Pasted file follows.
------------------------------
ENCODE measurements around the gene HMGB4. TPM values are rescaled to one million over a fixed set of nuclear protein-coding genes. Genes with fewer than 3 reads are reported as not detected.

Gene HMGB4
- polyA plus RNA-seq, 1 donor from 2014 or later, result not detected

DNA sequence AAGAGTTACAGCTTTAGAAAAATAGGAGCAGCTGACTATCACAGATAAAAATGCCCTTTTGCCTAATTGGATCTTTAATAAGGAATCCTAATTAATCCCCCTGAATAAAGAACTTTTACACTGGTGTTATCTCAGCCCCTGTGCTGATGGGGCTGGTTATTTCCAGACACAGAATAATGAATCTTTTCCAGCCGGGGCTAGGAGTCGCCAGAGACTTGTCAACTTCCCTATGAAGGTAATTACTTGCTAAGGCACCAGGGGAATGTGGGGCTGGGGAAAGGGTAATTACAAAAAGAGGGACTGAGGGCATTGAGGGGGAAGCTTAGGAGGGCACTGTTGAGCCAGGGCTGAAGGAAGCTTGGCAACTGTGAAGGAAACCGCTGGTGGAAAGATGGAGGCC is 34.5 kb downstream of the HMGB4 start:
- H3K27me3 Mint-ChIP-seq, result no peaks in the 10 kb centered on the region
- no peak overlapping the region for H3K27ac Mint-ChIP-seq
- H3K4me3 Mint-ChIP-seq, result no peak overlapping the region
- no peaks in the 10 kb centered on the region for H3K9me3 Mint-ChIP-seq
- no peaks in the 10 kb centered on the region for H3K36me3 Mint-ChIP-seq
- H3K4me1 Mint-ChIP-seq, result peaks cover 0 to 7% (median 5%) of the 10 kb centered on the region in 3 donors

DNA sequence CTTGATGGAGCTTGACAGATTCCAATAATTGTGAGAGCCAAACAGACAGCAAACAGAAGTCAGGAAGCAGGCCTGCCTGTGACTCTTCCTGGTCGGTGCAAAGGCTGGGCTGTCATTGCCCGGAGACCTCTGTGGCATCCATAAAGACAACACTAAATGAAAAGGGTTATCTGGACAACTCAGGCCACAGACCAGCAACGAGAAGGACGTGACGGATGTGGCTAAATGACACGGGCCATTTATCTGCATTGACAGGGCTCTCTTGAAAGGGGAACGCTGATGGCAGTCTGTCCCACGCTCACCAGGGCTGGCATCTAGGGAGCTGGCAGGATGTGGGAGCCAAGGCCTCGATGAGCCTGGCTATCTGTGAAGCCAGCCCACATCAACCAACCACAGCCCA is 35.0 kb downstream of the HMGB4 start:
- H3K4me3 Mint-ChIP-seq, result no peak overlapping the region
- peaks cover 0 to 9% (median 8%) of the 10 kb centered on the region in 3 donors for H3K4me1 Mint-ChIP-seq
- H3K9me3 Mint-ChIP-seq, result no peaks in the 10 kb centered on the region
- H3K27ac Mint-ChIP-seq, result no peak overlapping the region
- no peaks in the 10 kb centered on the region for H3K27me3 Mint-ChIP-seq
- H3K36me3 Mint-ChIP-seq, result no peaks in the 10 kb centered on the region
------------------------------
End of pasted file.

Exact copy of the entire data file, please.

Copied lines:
ENCODE measurements around the gene HMGB4. TPM values are rescaled to one million over a fixed set of nuclear protein-coding genes. Genes with fewer than 3 reads are reported as not detected.

Gene HMGB4
- polyA plus RNA-seq, 1 donor from 2014 or later, result not detected

DNA sequence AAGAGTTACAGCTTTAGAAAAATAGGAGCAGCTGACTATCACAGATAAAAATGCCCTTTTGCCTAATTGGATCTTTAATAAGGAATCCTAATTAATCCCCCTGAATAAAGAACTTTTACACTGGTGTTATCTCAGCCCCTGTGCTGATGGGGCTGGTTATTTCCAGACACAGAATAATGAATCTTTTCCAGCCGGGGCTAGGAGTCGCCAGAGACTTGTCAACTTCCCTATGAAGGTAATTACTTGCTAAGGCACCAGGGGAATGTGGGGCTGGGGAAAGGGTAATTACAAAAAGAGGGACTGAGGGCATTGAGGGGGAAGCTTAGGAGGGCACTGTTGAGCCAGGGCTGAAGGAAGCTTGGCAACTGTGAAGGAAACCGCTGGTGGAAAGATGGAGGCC is 34.5 kb downstream of the HMGB4 start:
- H3K27me3 Mint-ChIP-seq, result no peaks in the 10 kb centered on the region
- no peak overlapping the region for H3K27ac Mint-ChIP-seq
- H3K4me3 Mint-ChIP-seq, result no peak overlapping the region
- no peaks in the 10 kb centered on the region for H3K9me3 Mint-ChIP-seq
- no peaks in the 10 kb centered on the region for H3K36me3 Mint-ChIP-seq
- H3K4me1 Mint-ChIP-seq, result peaks cover 0 to 7% (median 5%) of the 10 kb centered on the region in 3 donors

DNA sequence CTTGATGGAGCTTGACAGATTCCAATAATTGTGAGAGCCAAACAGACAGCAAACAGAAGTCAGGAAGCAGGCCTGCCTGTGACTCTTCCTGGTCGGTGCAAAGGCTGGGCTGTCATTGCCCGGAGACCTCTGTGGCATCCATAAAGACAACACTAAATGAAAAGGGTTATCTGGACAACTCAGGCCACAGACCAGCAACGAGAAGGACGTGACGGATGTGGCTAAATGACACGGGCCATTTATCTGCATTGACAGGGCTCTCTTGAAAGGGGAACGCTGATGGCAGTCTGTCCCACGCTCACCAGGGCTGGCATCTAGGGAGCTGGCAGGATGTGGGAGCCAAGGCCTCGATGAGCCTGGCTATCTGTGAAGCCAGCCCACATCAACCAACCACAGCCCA is 35.0 kb downstream of the HMGB4 start:
- H3K4me3 Mint-ChIP-seq, result no peak overlapping the region
- peaks cover 0 to 9% (median 8%) of the 10 kb centered on the region in 3 donors for H3K4me1 Mint-ChIP-seq
- H3K9me3 Mint-ChIP-seq, result no peaks in the 10 kb centered on the region
- H3K27ac Mint-ChIP-seq, result no peak overlapping the region
- no peaks in the 10 kb centered on the region for H3K27me3 Mint-ChIP-seq
- H3K36me3 Mint-ChIP-seq, result no peaks in the 10 kb centered on the region